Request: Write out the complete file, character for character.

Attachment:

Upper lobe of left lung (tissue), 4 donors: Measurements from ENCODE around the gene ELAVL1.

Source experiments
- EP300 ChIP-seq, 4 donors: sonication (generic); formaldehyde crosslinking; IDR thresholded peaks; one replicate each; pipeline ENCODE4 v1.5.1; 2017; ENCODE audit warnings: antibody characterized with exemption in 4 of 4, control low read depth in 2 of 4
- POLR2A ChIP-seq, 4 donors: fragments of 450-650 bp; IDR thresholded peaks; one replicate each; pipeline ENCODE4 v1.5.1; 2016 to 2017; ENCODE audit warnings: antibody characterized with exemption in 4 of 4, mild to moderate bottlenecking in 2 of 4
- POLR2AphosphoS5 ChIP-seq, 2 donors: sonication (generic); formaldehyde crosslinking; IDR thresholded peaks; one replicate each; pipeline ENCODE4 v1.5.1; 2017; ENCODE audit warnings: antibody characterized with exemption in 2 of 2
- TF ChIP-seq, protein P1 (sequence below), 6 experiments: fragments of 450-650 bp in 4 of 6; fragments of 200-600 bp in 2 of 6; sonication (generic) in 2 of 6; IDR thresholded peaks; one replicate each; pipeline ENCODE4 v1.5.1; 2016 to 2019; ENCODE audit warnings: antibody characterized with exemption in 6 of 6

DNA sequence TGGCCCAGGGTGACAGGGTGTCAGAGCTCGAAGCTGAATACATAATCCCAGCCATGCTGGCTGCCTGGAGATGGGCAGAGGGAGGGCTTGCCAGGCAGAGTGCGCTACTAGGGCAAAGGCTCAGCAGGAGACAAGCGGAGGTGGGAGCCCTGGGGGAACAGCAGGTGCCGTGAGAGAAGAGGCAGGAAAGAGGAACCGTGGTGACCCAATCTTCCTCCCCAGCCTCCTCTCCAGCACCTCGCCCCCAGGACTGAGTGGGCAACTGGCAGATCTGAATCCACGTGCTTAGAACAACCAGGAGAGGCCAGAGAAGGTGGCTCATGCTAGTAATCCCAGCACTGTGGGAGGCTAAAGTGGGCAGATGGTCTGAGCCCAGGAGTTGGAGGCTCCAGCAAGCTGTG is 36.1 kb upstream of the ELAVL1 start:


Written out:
Upper lobe of left lung (tissue), 4 donors: Measurements from ENCODE around the gene ELAVL1.

Source experiments
- EP300 ChIP-seq, 4 donors: sonication (generic); formaldehyde crosslinking; IDR thresholded peaks; one replicate each; pipeline ENCODE4 v1.5.1; 2017; ENCODE audit warnings: antibody characterized with exemption in 4 of 4, control low read depth in 2 of 4
- POLR2A ChIP-seq, 4 donors: fragments of 450-650 bp; IDR thresholded peaks; one replicate each; pipeline ENCODE4 v1.5.1; 2016 to 2017; ENCODE audit warnings: antibody characterized with exemption in 4 of 4, mild to moderate bottlenecking in 2 of 4
- POLR2AphosphoS5 ChIP-seq, 2 donors: sonication (generic); formaldehyde crosslinking; IDR thresholded peaks; one replicate each; pipeline ENCODE4 v1.5.1; 2017; ENCODE audit warnings: antibody characterized with exemption in 2 of 2
- TF ChIP-seq, protein P1 (sequence below), 6 experiments: fragments of 450-650 bp in 4 of 6; fragments of 200-600 bp in 2 of 6; sonication (generic) in 2 of 6; IDR thresholded peaks; one replicate each; pipeline ENCODE4 v1.5.1; 2016 to 2019; ENCODE audit warnings: antibody characterized with exemption in 6 of 6

DNA sequence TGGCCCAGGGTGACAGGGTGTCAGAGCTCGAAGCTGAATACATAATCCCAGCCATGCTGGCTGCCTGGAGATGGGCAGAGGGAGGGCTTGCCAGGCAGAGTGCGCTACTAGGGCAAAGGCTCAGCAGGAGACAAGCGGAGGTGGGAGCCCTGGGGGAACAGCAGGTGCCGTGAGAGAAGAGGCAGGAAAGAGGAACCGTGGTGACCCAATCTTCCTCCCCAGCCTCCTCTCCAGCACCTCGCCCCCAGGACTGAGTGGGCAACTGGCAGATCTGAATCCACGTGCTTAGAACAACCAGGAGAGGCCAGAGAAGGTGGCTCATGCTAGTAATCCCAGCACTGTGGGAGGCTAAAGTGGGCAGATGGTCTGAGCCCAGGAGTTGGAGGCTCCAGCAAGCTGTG is 36.1 kb upstream of the ELAVL1 start: